This was achieved via a two-tiered system, in which films could be viewed and interpreted on different levels. On one level, audiences could appreciate the film at face-value; the cohesive union the plot and acting of the characters to bring about a story which entertains and sometimes, carried messages or morals, such as Lumet’s ‘Dog Day Afternoon’ (1975), which had political implications. On another level, the other group of audience – those who have knowledge of film history or are learned in film culture – were able to admire artistic craftsmanship of film techniques the director employed, or appreciate the subtleties and allusions embedded within the film. As Carroll (1981: 56) explained, most movie-goers in the late seventies often felt as if they were watching two films simultaneously – the simple genre film, and the art film, coordinated with allusions in which the film-literate could pick out. He states that this system allowed Hollywood to remain faithful to the mass audience, yet popular among the rising film-literate generation.
The Origin of the Meaning in a Film It is my opinion that a director makes meaning in a film, although the audience will apply their own reading of it. Film has its own "language" and there are a wide range of techniques a director can use to enable the audience to understand his meaning. The director uses mise-en-scène to contribute hugely to how meaning is made in a film - a large part of how the story is told comes from visual content. The elements covered by mise-en-scène are setting, props, costume, performance, lighting and colour. However, the director can be limited by genre conventions established over time, i.e.
Defining it within the genre may be compromising to the nature of the film. Scarface (1932 U.S.A. - Howard Hawks ) is a f... ... middle of paper ... ...s that are felt for the characters can for the most part be generalised by saying that the "principle" of the film is most often the character that receive the greatest attention. This is fundamental in the understanding of a film and in the deliverance of a story. The apparent identification with characters of certain types of films is totally dependent upon the desires and expectations of the viewer. It is the ability of the audience to identify with the central characters of a film that keeps them watching.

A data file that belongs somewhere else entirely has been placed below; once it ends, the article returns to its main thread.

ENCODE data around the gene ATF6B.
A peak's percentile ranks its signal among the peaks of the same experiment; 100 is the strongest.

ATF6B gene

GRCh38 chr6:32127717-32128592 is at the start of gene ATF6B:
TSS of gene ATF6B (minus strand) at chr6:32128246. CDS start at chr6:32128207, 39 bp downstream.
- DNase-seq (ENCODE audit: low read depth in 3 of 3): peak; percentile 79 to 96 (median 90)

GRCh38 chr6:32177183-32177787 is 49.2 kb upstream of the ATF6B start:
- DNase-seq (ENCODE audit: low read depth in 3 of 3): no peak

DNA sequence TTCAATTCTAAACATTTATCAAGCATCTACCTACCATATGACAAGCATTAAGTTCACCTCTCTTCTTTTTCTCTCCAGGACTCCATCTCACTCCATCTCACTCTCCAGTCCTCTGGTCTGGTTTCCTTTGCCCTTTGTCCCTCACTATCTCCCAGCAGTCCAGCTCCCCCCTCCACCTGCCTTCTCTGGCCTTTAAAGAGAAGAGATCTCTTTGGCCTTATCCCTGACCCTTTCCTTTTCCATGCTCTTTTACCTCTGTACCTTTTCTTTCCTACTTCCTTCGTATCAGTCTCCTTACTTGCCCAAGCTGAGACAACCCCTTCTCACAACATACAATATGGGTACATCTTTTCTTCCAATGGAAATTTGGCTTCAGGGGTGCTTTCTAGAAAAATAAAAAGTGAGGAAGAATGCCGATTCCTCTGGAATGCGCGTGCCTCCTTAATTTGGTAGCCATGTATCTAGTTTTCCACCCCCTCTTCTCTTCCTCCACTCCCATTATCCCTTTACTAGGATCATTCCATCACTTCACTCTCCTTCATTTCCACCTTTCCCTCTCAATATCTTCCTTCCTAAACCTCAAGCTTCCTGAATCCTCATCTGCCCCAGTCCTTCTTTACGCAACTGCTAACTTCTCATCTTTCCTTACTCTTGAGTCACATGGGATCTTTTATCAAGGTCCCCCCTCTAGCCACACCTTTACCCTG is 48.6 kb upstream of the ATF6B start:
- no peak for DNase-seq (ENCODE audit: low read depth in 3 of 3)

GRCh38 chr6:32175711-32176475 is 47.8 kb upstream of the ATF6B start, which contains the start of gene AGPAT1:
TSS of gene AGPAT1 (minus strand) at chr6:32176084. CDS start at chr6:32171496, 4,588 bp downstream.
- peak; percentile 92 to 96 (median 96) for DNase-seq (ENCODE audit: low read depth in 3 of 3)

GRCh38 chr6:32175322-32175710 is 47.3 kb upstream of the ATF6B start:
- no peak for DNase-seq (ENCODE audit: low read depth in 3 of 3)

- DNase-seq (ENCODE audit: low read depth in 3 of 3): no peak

Comparison of Ethan Hawke and Kenneth Branagh's Versions of Hamlet Modern day directors use a variety of methods to hold ones interest. Ethan Hawke and Kenneth Branagh’s created versions of Hamlet that shared some similarities, but ultimately had many differences in respects to an audience’s appeal. An appealing movie is one that has an alluring ambiance and an intellectual stimulus. With these two movie versions, a setting and a mood forced an audience to acquire specific emotions, but Ethan Hawke’s version generated emotions more strongly and effectively. Also, these movies had extremely different uses of music and visuals, but both movie versions incorporated them well for the ambiance it tried to obtain.
The pictures are related to the film and are suitable for the target audience. Along the top of the poster are usually the names of the main actors ... ... middle of paper ... ...ailer it leaves you wanting to see more about the film. The trailer gives the idea that you don't need to see the first film because it sound like an all new plot and story line. Many recognisable faces are shown to be in the film such as Wesley Snipes who has been in many good films throughout his career. Just because Wesley Snipes is in the film gives his fans a good enough reason to see the film.